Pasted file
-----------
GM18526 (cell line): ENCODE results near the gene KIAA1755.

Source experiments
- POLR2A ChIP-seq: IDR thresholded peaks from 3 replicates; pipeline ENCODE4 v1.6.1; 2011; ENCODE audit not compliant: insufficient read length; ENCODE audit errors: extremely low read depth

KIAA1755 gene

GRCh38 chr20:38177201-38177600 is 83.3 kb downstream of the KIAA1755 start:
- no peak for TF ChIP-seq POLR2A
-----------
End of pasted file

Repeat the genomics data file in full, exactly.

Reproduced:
GM18526 (cell line): ENCODE results near the gene KIAA1755.

Source experiments
- POLR2A ChIP-seq: IDR thresholded peaks from 3 replicates; pipeline ENCODE4 v1.6.1; 2011; ENCODE audit not compliant: insufficient read length; ENCODE audit errors: extremely low read depth

KIAA1755 gene

GRCh38 chr20:38177201-38177600 is 83.3 kb downstream of the KIAA1755 start:
- no peak for TF ChIP-seq POLR2A